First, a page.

the largest shark.

By the way, he won the rodeo that year for about his fifth time. There's only a few
hundred entrants that participate in it each year. Dan never stopped fishing. He ran
a charter boat for many years out of Orange Beach, Alabama. I recently heard he
has retired.

Producing and hosting the show was a lot of fun at first. Then it rapidly became a lot
of work. Coming up with 52 shows a year wasn't easy. It took time to go where we
fished, meet with sponsors, and of course the time to do the actual fishing each
week. There was no room for error - no fish, no show. If I was sick, I went fishing.
When a show was shot, I had to spend a day or two in the TV studios helping to edit
the show. There was no one I could just turn that part of it over to. I did that at the
closest TV station to where I was fishing that carried my show, from Houston to
Miami, or up in the Northeast. I lived in a motor home, a boat and a TV station
editing room.  I got a nice new motor home every 3 months from a sponsor, but it
was still a motor home. I worked seven days a week, every day of the year
practically. The pay was okay but the hours were terrible. Some weeks I got down to
within hours of not having a show to air. At the end of 1985, I suddenly quit. It was
Christmas and I wanted to be with my family.

In early 1986, I edited together my first instructional video, called "Fishing the Gulf
of Mexico". Many homes had VCRs at the time and I thought that was the thing I
needed to do. It must have been because that is what I have done since then. The
fishing continued and the video production continued, but there was far less
pressure and I got to be with my daughters more often.

For the next few years, I traveled to even more places fishing. I eventually moved to
Orange Beach, purchased an older 27 foot boat, but never had much time to use it.
Most of the time I was fishing at Bahia, Costa Rica, St. Thomas, Cayman Islands,
Hawaii and everywhere but my own back yard in the Gulf of Mexico. About three
years later, I moved to Panama City Beach, Florida, where I lived up until a little
over five years ago. My fishing, boating and instructional GPS/Sonar/Radar videos
were (and still are) sold (since 1987) by Bennett Marine Video of Vince, California. I
did some saltwater fly fishing but it was mostly limited to big game.

Around 1990,  I changed back almost exclusively to small boat fishing. Ranger
Boats came out with a saltwater series of boats and I was one of the first ones to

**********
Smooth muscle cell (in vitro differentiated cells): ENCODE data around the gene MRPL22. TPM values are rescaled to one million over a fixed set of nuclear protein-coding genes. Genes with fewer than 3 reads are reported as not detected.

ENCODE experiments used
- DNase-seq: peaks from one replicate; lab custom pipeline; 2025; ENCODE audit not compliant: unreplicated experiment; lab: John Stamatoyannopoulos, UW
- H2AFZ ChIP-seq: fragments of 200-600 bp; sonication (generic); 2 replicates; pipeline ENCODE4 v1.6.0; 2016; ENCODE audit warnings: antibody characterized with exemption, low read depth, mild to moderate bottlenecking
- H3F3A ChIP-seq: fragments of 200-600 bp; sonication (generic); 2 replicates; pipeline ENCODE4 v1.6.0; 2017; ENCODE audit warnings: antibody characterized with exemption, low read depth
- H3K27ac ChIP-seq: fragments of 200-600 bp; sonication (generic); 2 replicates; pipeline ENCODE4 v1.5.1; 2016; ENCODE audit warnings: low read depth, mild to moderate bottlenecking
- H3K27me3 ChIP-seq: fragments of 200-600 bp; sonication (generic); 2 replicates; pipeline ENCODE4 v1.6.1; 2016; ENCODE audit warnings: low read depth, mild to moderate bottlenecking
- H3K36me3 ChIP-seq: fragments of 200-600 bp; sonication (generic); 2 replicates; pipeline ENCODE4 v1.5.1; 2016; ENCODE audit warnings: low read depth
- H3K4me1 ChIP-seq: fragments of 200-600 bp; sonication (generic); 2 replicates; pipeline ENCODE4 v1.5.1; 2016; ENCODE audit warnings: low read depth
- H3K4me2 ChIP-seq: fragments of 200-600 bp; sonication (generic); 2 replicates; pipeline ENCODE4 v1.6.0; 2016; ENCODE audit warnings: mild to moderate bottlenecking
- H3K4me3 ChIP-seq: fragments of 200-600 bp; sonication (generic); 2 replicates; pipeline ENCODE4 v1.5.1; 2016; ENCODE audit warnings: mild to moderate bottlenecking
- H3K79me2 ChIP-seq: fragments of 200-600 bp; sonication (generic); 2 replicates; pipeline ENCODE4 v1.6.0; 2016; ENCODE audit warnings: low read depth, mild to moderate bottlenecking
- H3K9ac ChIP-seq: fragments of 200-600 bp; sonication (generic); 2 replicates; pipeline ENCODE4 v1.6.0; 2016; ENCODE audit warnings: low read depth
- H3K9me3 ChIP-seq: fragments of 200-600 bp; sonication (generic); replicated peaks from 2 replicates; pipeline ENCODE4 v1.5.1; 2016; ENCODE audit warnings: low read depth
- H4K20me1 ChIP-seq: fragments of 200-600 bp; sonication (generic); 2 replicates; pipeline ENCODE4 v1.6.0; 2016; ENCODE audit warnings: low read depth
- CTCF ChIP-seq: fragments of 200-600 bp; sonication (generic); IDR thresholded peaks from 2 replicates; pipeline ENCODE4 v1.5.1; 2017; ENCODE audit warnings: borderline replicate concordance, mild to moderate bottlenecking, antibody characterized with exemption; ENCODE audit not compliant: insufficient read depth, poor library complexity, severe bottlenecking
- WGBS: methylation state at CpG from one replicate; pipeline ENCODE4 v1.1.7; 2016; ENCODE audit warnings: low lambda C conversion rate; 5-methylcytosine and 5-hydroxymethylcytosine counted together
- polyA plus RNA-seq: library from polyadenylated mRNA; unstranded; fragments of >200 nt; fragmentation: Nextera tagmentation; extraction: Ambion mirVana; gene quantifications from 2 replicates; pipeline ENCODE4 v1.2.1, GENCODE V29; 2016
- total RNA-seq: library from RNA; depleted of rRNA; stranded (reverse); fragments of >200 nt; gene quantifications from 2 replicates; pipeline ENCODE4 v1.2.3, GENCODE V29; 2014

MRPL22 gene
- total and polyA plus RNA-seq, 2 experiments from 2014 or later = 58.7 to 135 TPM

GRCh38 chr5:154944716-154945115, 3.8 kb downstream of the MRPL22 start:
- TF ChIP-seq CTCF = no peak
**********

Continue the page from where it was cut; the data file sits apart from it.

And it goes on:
fish from one. I started fishing the SKA or Kingfish Tournaments, and anther
saltwater circuit called the SAA, which involved a little of it all. I was sponsored by
Ranger and involved on their promotional staff for the new line of boats. I was
running all over the Atlantic and Gulf of Mexico fishing from a 25 foot center
console, with twin 225 outboards. Running wide open for 40 miles in a five foot sea
is rough on a young man, much less one that was getting to be my age. In 1997, I
made another big change in fishing. I started fly fishing exclusively, mostly for trout.

I ran through the last several years rapidly (although not as fast as some of you
probably wished I had) to get back to the point of the article. I learned that it doesn't
matter if it is a large tuna, marlin, shark; or a small bonefish, redfish, tarpon, or
snook; or a bass, walleye, or bream you are after; catching the fish always comes
down to one thing - the food it eats. You either use the actual food the fish eats as
bait, or you use an imitation of it. .

When I started fly fishing for trout in the Smokies, I was told the small streams had
very little food for the trout, and that the trout would eat whatever they could find to
eat. I was told the fly wasn't important because there was not enough of any one
aquatic insect for the trout to pay attention to. I still don't know who or where that
was started, or where it came from. It was insinuated, if not outright stated in the 2
or 3 books I read about fishing the Smokies. It still is commonly repeated fly shop
talk. It still is apparently accepted as fact by many anglers (and an excuse for the
lack of knowing anything about the insects by many), but it turned out to be not only
completely false, but very misleading. To sum it up in one word, it turned out to be
pure baloney.  

Copyright 2009 James Marsh